Microsoft offended women in late November by providing a customizable form letter, in the fashion of one of those notes you may have written to your mother as a child explaining why the gifting of a new toy would benefit the entire family. In this case, one of the ways to customize the letter was to address it to one’s girlfriend, in the hopes of convincing her that, among other things, the ability to use exercise software or interact with television programs for women using the Xbox One made it a worthy holiday purchase.

To be fair, the interactive letter could also be tailored as from a woman to a man, but in any case it validated the idea that gamers are a group of people separated from everyone else. The letter was another reminder that gamer culture is locked into old patterns precisely at a time when video games seem poised to break out of their niche status and become just another mainstream form of media. A familiar drumbeat from the progressive wing of video game criticism and cultural observation is that gamer culture slows this process.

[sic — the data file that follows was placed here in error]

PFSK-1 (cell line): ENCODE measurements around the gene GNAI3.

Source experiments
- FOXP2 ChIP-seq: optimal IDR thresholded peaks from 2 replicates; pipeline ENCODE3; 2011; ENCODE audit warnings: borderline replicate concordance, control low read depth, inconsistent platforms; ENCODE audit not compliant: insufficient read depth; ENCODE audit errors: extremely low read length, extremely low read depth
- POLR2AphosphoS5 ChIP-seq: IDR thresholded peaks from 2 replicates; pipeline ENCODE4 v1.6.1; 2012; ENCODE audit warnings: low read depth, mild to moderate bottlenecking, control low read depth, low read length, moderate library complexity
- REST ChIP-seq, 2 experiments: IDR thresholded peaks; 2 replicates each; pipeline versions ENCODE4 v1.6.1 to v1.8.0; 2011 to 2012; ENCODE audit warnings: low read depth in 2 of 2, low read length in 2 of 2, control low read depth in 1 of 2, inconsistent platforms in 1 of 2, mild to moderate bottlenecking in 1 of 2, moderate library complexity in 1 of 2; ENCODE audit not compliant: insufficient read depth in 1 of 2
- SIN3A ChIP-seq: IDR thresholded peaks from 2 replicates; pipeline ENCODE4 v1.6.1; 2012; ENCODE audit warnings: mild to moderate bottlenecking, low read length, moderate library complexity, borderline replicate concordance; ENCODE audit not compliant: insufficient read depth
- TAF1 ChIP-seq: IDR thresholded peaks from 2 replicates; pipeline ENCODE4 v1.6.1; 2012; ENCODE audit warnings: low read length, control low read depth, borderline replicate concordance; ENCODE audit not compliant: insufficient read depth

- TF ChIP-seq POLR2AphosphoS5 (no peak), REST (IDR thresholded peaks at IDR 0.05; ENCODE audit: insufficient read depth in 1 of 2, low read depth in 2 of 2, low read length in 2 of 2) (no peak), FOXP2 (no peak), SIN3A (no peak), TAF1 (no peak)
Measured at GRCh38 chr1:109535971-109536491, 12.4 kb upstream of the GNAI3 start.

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As Parkin points out, the term "gamer" is idiotic. We don’t call movie fans “moviers” or literature enthusiasts “bookers.” We didn’t even call video game players "gamers" until the fairly recent past. I certainly don’t remember hearing the word "gamer" in the mid-'90s when I was gorging on my Super Nintendo Entertainment System, or in the early 2000s when I was mainlining video games on my PC and PlayStation 2.